If one parent is determined to keep the children away from the other parent without a valid reason, that parent will face a hard time in court. Unless the children's health, safety and welfare would be jeopardized, the court must make orders ensuring frequent and continuing contact with both parents. Children thrive most when they have open access to both parents. Contesting custody should never be justified by wanting to impede the child's relationship with the other parent, unless in cases of abuse. The court, however, is not constricted by the frequent and continuing contact policy preference and has broad discretion to determine the best custodial arrangement in light of all the circumstances. 

Child's Preferences

The court will likely want to hear from older children (teenagers) about their wishes and it may have significant impact on custody. If a child is 14 years old or older and wants to address the court about custody or visitation, s/he must be allowed to do so unless, of court, the court determines that it would not be in that child's best interests. If a child is younger than 14, the court must first determine that addressing the court would be appropriate pursuant to the best interest of the child's standard. Sometimes, courts listen to children as your as 7 or 8 years old. There are many guidelines on how to determine if the child wants to address the court and how that should take place. Look for our blog on more information about that subject. 

Domestic Violence

The law presumes that as a perpetrator of domestic violence, a parent cannot be awarded either joint or sole custody of a child. That presumption is rebuttable, which means that the perpetrator of domestic violence may show by a preponderance of the evidence that an award of custody would be in the child's best interests; s/he completed a batterer's program and alcohol/drug abuse counseling (if applicable);  s/he completed parenting class; s/he is in compliance with the terms of probation or parole (if applicable) and in compliance of the terms of the restraining order; no other acts of domestic violence were perpetrated. However, the perpetrator cannot use the argument that the child needs "frequent and continuing" contact with her or him as a way to show that an award of custody is the child's best interests.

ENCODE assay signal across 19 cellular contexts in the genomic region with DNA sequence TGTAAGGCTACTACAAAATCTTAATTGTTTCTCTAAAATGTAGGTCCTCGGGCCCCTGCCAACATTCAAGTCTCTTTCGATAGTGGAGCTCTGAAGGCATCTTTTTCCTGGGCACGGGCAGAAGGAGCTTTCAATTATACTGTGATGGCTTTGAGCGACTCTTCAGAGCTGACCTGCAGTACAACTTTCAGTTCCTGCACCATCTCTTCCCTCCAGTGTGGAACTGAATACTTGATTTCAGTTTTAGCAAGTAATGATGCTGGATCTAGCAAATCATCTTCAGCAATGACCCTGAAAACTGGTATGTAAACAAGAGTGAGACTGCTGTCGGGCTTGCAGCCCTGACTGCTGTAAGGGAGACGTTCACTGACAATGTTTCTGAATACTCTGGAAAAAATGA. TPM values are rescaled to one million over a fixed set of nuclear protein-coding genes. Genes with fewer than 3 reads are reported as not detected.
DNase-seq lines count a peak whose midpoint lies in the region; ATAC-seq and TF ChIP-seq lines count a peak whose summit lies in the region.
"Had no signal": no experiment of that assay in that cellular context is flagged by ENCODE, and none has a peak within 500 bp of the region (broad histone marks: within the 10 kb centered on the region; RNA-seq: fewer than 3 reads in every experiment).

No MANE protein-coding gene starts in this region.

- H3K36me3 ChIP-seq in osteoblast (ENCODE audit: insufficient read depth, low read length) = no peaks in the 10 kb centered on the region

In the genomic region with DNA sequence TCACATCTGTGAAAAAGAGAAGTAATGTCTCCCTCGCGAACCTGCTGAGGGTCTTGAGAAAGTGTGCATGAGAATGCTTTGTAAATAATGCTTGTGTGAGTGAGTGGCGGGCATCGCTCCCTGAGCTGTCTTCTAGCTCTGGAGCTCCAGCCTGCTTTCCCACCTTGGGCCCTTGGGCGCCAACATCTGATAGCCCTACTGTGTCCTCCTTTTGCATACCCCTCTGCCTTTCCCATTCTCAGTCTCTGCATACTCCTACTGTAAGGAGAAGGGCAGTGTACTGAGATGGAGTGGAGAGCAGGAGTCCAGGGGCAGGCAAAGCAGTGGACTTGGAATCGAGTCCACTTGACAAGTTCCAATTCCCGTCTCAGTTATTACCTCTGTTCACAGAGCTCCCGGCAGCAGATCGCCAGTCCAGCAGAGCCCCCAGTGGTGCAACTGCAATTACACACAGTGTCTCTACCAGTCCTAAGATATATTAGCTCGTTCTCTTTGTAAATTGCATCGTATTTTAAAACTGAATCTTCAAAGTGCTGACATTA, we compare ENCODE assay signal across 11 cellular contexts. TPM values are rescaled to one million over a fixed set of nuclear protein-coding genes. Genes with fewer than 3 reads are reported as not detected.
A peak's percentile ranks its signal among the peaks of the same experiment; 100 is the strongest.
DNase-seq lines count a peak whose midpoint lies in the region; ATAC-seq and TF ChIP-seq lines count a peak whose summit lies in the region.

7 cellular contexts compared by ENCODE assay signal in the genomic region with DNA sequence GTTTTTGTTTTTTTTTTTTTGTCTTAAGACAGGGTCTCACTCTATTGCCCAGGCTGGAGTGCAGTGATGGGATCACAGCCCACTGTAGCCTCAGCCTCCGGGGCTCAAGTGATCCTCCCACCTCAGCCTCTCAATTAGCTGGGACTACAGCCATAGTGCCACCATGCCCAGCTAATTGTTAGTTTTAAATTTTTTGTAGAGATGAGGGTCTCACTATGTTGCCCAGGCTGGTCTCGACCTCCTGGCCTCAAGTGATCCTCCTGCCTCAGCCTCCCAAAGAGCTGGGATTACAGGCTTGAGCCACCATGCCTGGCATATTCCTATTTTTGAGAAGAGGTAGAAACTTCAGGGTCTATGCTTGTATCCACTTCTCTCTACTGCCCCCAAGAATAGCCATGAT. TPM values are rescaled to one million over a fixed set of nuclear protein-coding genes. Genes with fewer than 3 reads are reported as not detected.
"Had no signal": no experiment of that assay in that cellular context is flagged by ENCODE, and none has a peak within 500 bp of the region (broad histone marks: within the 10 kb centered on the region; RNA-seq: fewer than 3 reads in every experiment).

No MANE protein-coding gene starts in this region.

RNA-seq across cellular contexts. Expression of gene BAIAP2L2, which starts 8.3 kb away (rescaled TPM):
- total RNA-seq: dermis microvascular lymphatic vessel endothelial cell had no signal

If you file a Request for Order (RFO) to have the court decide issues of custody and visitation, the court requires you and your spouse/domestic partner to attend mediation before the hearing. Failure to participate in mediation may prevent that parent from being heard in court on the issue of custody/visitation. In cases of domestic violence, mediation must be conducted with each parent separately, if the protected party (or party that alleges domestic violence in a declaration signed under the penalty of perjury) so requests.

If mediation is unsuccessful, party has a right to a hearing. Contested child custody cases have priority on the court's calendar and if it is one of the issues it may be bifurcated for separate trial.


The court must determine child custody using the best interest of the child standard. Family Code gives the courts widest discretion to select a parenting plan that is in the best interest of the child. It is very hard to win an appeal of a custody award because of the court's widest discretion.  

Sole Custody Orders

A sole custody (physical and legal) gives one parent primary physical control of the child with the right to make decisions over the issues of where the child will live, his/her health, education and welfare. The noncustodial parent has visitation rights and rights to bring modification proceedings upon a showing of changed circumstances. 

A parent may also be awarded sole physical custody with joint legal custody arrangement, which means that the child resides with one parent and all parenting decisions (health, education and welfare) are made together with the other parent. 

Primary physical custody, which you see often, has no legal meaning. It is used only to signify that one parent has more of a physical responsibility for the child. 

Sole legal custody if awarded by itself (without sole physical custody) means that the parent has decision making rights over issues such as child's health, education, and welfare but not residence and supervision. 

Joint Custody Orders

Joint custody award means that both parents have significant periods of physical custody of the child and that the time must be shared to ensure that the child has frequent and continuing contact with both parents (not necessarily equal time.) Joint legal custody is when both parents equally make decisions about the child's health, education and welfare. 

Under Family Code section 3040(a) custody should be granted in the order of 1) to both parents jointly or to either parent without preference of gender; 2) if to neither parent, then to person in whose home the child has been living in a wholesome and stable environment; 3) to any other person deemed by the court to be suitable.